Cinque Terre on the Italian Riviera
A Charming Location on the Italian Riviera
By Scott Blatt and Lisa Burch
When I am researching where to take my next vacation, I have a set of questions I usually ask. Can I be active with activities such as hiking, biking or kayaking? Will the area provide the opportunity for great photographs? Is the region rich in history and culture? How is the food and entertainment? Are the local people tourist friendly? Are there places to get away and hide out on your own? Based on my criteria, Cinque Terre had everything I was looking for and more.
Cinque Terre (the 5 lands) is located on 6 miles along the northwest coastline of the Italian Riviera. It is made up of 5 vividly colored villages located on cliffs overlooking the Ligurian sea. The area has been incorporated into the smallest national park in Italy, Parco Nazionale Dello Cinque Terre. The towns are free of all motorized vehicles and each has its own charming character.
Searting in the north, Monterosso al Mare is the first and largest village with the most expansive beach that resembles a resort for sunbathing and swimming. Vernazza, the next town, which I personally feel is the most beautiful, has a large piazza on its harbor, an ideal place to relax in the evening, sipping the local wine while people watching. Corniglia, perched above the sea capping a hilltop in the middle of the 5 villages, is the only one without a beach, but it is known for its terraced vineyards and local wine production. Manarola’s tumble of buildings spilling down the ravine to its tiny harbor is the most photographed because of an easy access to a magnificent viewpoint. Furthest south is Riomaggiore, with a long, winding main street up the canyon lined with pastel-colored buildings seeming to lean on each other for support. You have access to each village by hiking trails, trains or boats. There are old castles, forts and plenty of small, secluded beaches. Fresh seafood is caught daily and some of the best wine and pesto in all of Italy is found here.
We chose to set up our base in the village of Vernazza and planned each day from there. Some people stay in larger towns to the north or south and visit each of the 5 villages in one day using the trains, but that does not allow you to truly immerse yourself and get to know the personality of each town. On our first day, we hiked to Cornigila, stopped for lunch and then went on to Manarola. This was my favorite section to hike because it traversed the terraced crops, mostly vineyards, on intimate narrow paths. Once in Manarola, we had an amazing dinner and took some evening shots of the colorful village and its harbor at twilight as the sun was ducking behind the clouds. Hiking between each village, especially on the high routes, must be taken when the coast trails are closed; there are nothing but steps up and down these coastal mountains trails. I love to hike and I will not shy away from any challenge, however, some parts of these trails are not easy. What pushes you through is the beauty of the Ligurian sea as you walk through the vineyards that wrap the hillsides. Knowing there is always something tasty to eat and drink in the next village doesn’t hurt to think about, either. Our second day, we decided to take the train north to the village of Monterosso and hike back to Vernazza. Monterosso is by far the largest of the villages with a thriving outdoor marketplace set up on the streets where all the locals bring their fish, produce, cheese, wines, pasta, etc., to sell. On our last day, we picked up where we left off in Manarola and continued hiking south to Riomaggiore on the high route, as the lower trail was closed for repairs. As I reached the top of this “trail” of nearly a thousand steps up, I thought to myself, this is the Italian version of a Stairmaster workout! Riomaggiore is my second favorite village because it had the smallest crowds and the most opportunities to photograph.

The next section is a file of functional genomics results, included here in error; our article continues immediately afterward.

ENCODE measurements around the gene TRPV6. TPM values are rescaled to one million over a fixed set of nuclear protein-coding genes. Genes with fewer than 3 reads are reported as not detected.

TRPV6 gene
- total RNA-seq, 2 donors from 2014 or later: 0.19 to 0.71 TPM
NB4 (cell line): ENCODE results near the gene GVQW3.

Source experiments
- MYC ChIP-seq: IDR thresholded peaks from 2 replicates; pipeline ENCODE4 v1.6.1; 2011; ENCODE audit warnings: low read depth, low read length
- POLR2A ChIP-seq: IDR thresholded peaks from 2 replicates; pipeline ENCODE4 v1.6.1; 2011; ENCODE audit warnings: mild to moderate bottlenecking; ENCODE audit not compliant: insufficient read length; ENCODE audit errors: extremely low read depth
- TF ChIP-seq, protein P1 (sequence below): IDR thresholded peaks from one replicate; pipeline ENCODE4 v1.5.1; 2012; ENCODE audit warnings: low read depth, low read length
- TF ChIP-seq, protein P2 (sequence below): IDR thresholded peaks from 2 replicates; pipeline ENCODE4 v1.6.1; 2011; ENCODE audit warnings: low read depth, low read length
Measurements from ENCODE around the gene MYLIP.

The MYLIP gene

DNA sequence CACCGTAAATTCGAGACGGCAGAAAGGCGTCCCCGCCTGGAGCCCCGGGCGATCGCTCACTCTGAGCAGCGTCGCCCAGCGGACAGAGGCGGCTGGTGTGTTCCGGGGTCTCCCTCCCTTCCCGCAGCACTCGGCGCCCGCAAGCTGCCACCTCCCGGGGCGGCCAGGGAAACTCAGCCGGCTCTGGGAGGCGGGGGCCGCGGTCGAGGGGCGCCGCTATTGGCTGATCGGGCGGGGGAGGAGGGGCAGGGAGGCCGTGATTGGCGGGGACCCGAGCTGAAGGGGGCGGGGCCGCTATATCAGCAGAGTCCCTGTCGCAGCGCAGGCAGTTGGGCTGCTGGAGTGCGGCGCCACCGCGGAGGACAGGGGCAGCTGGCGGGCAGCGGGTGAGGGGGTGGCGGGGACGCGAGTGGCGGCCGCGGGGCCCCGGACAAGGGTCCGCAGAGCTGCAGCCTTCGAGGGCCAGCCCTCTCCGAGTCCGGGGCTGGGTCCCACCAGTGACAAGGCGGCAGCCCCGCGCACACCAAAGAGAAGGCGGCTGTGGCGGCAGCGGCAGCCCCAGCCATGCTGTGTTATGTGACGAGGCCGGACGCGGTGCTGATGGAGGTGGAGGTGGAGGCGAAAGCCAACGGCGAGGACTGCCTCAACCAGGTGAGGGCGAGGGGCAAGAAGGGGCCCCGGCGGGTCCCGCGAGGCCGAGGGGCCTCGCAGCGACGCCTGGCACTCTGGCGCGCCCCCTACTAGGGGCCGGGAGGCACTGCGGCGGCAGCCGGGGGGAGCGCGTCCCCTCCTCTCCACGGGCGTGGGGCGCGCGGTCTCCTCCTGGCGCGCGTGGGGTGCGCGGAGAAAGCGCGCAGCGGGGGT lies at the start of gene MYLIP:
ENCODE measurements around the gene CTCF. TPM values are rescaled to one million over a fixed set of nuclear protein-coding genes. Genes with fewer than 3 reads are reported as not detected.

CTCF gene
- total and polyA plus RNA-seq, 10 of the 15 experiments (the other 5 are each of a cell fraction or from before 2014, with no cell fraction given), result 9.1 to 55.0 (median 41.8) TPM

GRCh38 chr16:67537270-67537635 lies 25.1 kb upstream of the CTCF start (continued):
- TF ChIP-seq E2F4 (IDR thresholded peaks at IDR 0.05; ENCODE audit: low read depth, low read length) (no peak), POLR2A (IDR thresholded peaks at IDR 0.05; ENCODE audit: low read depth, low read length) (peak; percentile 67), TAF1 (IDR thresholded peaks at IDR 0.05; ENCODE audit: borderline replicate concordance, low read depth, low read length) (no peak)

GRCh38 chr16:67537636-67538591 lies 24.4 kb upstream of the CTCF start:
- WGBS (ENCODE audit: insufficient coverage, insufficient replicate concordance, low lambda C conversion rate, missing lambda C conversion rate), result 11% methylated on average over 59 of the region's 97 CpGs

Each village offered its own unique beauty, all sharing the warmth and friendly hospitality of the locals. Exploring the narrow, winding walkways in each town gets you away from the main streets with all the shops and tourists, and is worth an hour or two to truly get a taste of what it would be like to live here. You can hike as much or as little as you want and see each town by boat or train. I would recommend you go on the shoulder seasons (spring and fall) and not mid-summer due to the heat and crowds. It is a great add-on to any Italian vacation to get away from the larger cities. Florence is the closest major city, only 2 hours by train to La Spezia to the south of Riomaggiore where you transfer to the regional train that travels through the Cinque Terre.